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Afghan tradition allows girls to access boys’ freedom

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Afghan tradition allows girls to access boys’ freedom

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KABUL, Afghanistan – In a neighborhood in Kabul, a group of boys kick a yellow balloon around a dusty playground, their loud cries echoing through the surrounding apartment buildings.

Dressed in sweaters and jeans or the traditional Afghan men’s clothing consisting of baggy pants and a long shirt, none stand out as they scramble to score a goal. But unbeknownst to them, one is different from the others.

Not quite 8 years old, Sanam is a chic bacha: a girl who lives like a boy. One day a few months ago, the girl with the rosy cheeks and mischievous smile had her black hair cut, put on boy’s clothes, and took on a boy’s name, Omid. The move opened up a world of boys: playing football and cricket with boys, wrestling with the neighborhood butcher’s son, working to help the family make ends meet.

In the strongly patriarchal and male-dominated Afghan society, where women and girls are generally relegated to the home, chic bacha, Dari for “dressed as a boy”, is the only tradition that allows girls to enter the male world. more free.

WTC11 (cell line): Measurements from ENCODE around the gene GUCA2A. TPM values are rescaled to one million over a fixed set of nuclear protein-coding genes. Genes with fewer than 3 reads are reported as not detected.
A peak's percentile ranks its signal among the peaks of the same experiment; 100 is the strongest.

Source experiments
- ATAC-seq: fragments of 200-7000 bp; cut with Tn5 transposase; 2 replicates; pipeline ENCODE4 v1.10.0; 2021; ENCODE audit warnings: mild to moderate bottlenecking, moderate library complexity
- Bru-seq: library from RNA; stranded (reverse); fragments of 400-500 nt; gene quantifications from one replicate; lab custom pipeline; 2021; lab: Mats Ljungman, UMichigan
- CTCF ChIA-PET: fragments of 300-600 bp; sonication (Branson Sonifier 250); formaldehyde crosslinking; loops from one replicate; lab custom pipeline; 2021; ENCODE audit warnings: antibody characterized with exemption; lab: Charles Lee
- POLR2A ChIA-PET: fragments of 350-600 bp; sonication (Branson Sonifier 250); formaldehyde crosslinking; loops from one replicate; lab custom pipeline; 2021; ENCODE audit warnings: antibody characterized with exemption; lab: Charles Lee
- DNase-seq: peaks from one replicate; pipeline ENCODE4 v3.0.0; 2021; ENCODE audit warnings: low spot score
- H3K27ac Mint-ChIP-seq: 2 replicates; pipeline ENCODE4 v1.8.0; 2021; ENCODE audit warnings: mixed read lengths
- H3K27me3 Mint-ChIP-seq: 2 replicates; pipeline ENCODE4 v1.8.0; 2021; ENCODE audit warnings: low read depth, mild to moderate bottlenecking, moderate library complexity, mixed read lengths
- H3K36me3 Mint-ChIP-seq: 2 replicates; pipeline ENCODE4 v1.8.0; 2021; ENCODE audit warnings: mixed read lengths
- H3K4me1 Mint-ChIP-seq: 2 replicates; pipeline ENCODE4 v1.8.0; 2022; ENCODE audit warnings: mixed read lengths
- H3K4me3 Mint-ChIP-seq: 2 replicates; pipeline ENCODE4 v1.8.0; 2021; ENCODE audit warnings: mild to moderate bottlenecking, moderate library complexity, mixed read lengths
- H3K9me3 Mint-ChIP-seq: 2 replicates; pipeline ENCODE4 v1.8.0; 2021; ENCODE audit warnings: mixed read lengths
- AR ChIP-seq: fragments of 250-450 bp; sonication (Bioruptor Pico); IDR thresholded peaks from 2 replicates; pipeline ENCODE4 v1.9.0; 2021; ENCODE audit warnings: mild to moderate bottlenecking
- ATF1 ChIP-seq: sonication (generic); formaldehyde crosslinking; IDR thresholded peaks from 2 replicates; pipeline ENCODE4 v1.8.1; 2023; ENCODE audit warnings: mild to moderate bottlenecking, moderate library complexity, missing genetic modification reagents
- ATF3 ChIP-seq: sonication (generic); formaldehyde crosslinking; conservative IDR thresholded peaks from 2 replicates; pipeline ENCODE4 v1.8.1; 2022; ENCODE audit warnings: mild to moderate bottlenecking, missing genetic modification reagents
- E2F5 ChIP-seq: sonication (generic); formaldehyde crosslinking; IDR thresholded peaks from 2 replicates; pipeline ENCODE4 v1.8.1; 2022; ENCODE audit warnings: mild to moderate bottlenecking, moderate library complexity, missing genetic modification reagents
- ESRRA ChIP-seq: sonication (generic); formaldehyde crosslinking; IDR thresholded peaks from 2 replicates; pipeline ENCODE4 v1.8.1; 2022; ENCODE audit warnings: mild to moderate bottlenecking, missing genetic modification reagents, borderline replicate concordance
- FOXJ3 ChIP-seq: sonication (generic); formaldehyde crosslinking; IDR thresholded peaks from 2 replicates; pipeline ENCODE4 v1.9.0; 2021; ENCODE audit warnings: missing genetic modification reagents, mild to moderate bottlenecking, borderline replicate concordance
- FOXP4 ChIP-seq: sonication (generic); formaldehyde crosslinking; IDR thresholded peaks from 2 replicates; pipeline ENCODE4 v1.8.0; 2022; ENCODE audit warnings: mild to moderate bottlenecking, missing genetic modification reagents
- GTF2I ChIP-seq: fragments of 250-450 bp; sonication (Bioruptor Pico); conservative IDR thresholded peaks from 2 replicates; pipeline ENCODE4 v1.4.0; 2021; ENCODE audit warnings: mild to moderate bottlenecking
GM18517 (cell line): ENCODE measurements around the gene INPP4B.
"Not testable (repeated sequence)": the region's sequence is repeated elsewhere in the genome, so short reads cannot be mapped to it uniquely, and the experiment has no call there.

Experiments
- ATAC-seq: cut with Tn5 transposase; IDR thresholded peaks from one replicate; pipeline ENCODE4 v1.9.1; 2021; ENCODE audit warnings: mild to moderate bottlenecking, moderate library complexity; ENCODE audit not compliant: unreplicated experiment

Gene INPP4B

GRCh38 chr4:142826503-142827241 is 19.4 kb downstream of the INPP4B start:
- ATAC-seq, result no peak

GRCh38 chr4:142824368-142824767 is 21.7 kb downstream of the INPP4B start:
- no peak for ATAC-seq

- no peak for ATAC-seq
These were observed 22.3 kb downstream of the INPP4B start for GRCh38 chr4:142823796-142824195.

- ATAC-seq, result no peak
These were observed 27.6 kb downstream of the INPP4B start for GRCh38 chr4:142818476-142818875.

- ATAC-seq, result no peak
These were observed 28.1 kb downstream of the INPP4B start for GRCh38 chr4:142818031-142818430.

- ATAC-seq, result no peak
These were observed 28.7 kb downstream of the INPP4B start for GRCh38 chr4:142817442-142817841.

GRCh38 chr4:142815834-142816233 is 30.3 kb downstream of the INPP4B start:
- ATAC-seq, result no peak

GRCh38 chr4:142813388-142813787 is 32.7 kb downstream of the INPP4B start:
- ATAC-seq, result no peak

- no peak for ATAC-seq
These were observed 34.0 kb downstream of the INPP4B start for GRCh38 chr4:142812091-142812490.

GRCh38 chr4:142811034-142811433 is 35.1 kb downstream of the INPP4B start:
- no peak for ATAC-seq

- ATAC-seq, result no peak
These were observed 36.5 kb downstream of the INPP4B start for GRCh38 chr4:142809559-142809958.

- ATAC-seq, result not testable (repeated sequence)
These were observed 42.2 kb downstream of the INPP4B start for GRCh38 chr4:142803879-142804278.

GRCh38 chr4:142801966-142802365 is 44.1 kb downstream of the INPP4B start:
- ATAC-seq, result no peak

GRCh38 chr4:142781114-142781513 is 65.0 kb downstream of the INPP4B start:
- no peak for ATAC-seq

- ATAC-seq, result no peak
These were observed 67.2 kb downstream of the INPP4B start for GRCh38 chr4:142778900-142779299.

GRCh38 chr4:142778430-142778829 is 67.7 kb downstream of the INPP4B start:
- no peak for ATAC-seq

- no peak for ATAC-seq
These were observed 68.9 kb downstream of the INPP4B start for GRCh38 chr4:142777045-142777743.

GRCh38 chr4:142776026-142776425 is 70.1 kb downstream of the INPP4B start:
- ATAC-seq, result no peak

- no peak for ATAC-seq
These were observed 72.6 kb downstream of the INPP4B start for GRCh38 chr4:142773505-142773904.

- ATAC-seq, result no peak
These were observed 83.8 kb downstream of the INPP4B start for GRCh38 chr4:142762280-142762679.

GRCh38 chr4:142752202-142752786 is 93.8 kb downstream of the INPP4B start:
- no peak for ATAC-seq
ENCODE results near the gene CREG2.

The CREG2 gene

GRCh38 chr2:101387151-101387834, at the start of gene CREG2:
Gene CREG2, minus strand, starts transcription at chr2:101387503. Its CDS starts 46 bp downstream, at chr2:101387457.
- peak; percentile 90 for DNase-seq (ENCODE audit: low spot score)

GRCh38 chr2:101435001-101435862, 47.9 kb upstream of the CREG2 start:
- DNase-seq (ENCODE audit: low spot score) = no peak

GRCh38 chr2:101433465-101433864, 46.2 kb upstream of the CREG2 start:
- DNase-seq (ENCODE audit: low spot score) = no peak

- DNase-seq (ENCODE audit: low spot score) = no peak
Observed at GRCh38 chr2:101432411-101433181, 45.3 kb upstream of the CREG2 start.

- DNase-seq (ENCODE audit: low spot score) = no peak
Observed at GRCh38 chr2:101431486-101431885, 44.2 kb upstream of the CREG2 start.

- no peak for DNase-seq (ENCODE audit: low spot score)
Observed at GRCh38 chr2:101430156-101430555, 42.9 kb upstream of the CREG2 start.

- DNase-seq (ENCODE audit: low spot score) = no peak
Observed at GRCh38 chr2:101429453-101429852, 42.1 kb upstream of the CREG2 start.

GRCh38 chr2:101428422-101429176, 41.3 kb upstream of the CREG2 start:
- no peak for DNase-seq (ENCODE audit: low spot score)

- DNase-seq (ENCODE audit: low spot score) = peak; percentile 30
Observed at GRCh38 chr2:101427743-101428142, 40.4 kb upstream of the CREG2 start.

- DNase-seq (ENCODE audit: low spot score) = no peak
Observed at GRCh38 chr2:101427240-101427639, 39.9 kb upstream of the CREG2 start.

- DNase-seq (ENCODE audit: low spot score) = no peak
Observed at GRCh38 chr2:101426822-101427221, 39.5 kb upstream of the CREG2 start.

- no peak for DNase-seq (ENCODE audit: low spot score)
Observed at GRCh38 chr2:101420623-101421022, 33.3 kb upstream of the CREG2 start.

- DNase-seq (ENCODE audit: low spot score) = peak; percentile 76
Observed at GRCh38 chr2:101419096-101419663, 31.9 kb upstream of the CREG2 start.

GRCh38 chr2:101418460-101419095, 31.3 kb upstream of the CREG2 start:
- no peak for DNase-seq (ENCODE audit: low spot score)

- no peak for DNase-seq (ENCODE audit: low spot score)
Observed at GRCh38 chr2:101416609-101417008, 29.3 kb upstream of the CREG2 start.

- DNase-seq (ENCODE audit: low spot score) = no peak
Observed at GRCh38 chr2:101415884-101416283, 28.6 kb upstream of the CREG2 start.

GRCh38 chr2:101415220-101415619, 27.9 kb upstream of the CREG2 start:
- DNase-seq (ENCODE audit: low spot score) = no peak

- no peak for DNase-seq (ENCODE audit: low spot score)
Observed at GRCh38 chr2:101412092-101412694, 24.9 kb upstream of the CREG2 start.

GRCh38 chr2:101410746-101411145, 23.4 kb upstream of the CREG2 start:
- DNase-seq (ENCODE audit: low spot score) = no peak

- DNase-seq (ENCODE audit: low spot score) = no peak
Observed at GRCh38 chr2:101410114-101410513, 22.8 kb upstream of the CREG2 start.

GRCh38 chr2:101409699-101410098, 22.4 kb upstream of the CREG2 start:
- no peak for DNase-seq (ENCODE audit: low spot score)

According to practice, a girl dresses, behaves and is treated like a boy, with all the freedoms and obligations that this entails. The child can play sports, attend a madrassa or a religious school and, sometimes crucial for the family, work. But there’s a time limit: once a chic bacha hits puberty, she’s expected to revert to traditional girlish roles. The transition is not always easy.

It is unclear how this practice is viewed by the new Afghan rulers, the Taliban, who seized power in mid-August and have not made any public statements on the matter.

So far, their regime has been less draconian than when they were last in power in the 1990s, but women’s freedoms have always been severely restricted. Thousands of women have been prevented from working and girls beyond primary school age have not been able to return to public schools in most places.